Good News! The Tomb Raider Reboot Is Finally In The Black

The rising costs of AAA development are no secret and even games that appear successful to us outsiders can internally be seen as failures for not hitting (sometimes ludicrous) sales projections. Crystal Dynamics' Tomb Raider reboot is one such game that didn't quite reach publisher Square Enix's sales expectations. Well, that is until late last year.

Speaking with Eurogamer's Tom Phillips, executive producer Scot Amos revealed that Tomb Raider "crossed the line of profitability" at the end of 2013.

Even with the financial side looking dubious, Amos says the Square Enix never lost confidence in the developer, with resources for the sequel always forthcoming:

"As a franchise, Square Enix is clearly invested in us ... They already let us get kickstarted on a sequel and they backed us with this [the game's upcoming Definitive Edition].
"They've always been behind us, regardless of maybe what was said or how it was said in the press, and certainly at the end of the year we've actually gone over expectations because we've managed to get profitability back."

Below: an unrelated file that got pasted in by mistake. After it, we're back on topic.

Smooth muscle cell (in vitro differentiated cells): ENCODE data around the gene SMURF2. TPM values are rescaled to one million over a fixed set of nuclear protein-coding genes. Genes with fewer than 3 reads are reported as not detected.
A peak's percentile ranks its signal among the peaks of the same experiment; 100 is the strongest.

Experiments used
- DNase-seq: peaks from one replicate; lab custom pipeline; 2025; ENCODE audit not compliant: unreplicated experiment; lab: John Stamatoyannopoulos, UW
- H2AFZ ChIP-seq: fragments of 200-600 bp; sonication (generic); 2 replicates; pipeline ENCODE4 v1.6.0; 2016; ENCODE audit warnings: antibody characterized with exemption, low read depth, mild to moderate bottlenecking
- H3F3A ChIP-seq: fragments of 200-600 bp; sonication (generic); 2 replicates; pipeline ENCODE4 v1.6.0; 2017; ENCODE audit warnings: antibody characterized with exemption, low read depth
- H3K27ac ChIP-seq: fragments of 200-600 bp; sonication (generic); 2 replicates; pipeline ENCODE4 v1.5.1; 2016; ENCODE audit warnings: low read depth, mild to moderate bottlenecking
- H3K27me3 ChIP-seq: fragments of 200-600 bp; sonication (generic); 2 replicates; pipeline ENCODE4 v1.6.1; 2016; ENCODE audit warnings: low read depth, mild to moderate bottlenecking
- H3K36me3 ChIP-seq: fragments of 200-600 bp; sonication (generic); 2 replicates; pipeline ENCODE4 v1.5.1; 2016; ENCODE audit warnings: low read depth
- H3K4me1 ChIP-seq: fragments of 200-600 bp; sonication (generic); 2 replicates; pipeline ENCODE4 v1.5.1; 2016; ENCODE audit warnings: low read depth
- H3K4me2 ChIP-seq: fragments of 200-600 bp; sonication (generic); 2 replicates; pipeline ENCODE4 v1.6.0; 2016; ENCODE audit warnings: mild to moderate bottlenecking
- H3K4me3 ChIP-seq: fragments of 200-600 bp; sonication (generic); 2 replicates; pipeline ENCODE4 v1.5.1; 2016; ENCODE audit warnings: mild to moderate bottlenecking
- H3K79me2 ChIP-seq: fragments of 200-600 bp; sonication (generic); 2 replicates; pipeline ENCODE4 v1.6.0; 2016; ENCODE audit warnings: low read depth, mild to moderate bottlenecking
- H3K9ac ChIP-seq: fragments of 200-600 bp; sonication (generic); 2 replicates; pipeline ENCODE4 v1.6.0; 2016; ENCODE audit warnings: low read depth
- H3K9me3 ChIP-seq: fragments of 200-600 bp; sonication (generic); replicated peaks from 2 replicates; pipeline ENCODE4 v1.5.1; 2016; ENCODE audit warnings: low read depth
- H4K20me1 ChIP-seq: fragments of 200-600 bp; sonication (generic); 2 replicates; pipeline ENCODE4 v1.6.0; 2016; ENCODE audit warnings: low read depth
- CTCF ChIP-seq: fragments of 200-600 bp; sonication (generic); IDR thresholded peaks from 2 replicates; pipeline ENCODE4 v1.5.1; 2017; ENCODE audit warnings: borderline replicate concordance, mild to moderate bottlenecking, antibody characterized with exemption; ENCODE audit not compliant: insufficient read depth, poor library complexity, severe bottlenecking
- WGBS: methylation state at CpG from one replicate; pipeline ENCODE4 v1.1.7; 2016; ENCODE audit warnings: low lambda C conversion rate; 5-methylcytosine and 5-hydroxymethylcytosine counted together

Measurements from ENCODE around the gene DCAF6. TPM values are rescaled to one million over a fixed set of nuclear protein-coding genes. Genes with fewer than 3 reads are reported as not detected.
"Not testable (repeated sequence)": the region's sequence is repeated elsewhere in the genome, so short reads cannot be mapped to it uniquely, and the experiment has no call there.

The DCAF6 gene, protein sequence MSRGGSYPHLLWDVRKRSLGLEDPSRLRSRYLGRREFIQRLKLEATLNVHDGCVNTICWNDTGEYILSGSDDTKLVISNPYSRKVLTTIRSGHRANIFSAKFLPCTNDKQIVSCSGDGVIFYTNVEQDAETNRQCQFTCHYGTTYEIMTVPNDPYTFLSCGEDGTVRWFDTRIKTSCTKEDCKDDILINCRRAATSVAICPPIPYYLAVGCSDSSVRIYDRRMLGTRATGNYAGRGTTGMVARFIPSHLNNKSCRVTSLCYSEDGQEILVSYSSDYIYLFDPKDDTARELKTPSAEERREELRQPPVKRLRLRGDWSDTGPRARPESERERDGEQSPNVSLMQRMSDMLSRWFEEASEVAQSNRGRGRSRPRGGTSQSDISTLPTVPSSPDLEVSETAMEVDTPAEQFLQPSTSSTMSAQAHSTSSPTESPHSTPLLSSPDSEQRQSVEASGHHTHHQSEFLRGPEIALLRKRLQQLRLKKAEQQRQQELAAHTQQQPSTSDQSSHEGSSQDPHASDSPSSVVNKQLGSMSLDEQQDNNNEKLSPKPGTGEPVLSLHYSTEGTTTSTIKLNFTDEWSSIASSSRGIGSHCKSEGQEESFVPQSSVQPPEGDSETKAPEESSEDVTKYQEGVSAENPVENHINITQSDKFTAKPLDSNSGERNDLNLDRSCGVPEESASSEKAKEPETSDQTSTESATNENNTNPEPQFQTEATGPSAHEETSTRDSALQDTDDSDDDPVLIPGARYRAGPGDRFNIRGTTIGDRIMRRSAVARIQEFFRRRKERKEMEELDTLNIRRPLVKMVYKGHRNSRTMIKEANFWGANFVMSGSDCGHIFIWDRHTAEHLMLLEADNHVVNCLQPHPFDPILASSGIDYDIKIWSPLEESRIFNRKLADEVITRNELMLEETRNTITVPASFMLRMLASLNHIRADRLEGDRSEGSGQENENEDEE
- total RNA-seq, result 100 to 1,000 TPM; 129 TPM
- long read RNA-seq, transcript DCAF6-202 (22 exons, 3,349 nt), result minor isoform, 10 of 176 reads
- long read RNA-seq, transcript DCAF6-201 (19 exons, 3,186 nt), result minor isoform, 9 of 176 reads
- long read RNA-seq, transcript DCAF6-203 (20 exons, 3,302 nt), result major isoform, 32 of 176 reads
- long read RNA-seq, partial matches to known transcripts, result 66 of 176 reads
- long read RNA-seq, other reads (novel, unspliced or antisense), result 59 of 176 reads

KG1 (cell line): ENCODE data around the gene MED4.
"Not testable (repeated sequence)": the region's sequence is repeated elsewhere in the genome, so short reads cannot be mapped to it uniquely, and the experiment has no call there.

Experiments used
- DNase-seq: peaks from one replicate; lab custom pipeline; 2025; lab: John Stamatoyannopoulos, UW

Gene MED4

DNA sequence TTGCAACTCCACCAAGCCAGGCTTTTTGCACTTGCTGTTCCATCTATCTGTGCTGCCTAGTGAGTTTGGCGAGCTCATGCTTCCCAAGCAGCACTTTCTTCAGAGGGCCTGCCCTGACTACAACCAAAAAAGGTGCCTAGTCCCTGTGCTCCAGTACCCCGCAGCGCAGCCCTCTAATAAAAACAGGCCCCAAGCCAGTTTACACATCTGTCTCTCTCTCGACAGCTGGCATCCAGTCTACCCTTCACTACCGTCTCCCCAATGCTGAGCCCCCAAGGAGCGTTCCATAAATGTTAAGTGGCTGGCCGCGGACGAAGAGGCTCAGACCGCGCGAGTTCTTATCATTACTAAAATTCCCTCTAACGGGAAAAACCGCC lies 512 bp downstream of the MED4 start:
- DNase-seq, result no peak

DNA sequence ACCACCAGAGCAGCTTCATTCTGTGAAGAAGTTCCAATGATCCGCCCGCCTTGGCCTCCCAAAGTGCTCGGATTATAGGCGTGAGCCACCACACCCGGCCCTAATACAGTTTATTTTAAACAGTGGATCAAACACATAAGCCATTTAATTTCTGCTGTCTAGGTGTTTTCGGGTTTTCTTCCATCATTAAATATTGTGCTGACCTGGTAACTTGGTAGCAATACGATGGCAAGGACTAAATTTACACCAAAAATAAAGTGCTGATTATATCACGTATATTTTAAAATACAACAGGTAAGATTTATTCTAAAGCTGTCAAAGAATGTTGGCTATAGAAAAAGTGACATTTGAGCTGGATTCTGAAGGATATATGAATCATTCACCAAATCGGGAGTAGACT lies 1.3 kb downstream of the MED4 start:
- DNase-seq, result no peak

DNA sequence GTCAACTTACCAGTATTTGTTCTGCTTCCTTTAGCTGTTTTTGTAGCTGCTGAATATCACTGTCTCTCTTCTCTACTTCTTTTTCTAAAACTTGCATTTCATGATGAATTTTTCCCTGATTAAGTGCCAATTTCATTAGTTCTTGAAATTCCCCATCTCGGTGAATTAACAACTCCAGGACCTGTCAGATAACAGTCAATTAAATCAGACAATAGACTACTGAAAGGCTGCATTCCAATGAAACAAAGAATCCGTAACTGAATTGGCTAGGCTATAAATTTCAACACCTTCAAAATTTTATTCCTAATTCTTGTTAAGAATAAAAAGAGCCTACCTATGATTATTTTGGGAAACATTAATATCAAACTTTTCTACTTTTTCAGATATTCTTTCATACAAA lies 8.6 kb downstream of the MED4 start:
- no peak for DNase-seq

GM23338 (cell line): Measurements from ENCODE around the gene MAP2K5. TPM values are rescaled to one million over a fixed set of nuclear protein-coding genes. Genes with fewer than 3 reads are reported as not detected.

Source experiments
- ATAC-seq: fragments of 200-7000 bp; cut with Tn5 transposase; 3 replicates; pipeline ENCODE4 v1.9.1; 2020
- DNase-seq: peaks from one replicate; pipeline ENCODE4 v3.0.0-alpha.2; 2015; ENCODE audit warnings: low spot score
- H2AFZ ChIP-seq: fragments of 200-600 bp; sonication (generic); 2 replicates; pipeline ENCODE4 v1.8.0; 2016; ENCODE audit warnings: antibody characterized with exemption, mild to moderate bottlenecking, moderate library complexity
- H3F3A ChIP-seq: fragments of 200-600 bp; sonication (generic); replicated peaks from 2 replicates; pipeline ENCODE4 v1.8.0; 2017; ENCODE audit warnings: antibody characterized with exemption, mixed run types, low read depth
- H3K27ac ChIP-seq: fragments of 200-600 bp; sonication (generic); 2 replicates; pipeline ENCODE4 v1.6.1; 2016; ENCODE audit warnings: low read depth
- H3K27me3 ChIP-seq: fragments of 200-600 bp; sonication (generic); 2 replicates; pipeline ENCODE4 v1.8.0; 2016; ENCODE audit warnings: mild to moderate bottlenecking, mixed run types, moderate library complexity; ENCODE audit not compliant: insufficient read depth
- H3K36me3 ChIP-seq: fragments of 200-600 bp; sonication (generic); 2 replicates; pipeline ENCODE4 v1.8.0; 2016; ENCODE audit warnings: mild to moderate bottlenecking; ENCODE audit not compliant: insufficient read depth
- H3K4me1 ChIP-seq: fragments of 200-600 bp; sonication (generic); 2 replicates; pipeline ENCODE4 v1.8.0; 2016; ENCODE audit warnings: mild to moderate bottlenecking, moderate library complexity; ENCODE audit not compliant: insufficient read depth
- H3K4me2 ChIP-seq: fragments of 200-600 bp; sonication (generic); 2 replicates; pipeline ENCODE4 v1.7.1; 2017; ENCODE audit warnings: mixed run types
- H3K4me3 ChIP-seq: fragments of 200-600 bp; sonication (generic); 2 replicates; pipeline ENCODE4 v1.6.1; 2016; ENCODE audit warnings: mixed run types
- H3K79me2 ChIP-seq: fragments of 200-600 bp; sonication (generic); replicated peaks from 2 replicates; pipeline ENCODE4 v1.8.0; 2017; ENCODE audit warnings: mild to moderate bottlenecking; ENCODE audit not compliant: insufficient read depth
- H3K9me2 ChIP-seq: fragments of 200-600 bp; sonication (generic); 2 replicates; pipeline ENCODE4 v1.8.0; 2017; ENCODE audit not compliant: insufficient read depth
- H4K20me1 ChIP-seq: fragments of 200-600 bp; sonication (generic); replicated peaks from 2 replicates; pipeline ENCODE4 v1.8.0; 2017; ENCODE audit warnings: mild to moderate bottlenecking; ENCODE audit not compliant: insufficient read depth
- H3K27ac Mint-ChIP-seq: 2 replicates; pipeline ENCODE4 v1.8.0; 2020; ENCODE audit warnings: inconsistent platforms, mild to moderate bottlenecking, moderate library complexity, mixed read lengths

It's becoming very clear that not every game can be a Grand Theft Auto, breaking even within weeks of going on sale, and publishers might just have to accept that some titles will require more time to make good on their investment.

Tomb Raider finally achieved profitability "by the end of last year" [Eurogamer]


    Wow, 9 months, that is a long time. I would be really interested in finding out how long it takes most AAA games to break even or seeing if some even lost money. I bet it makes investors very nervous.

      I'm actually curious how much of the budget was spent on marketing. It was pushed pretty hard around release.


        These games from big publishers spend upwords or 2x the actual development costs on marketing and wonder why there game didn't sell 10 million copies.

        Ignoring the fact that budgets are ballooning and resources are pissed way the simple fact is developers who sell millions of titles and don't break even are failing the most basic economics, understanding consumer demand.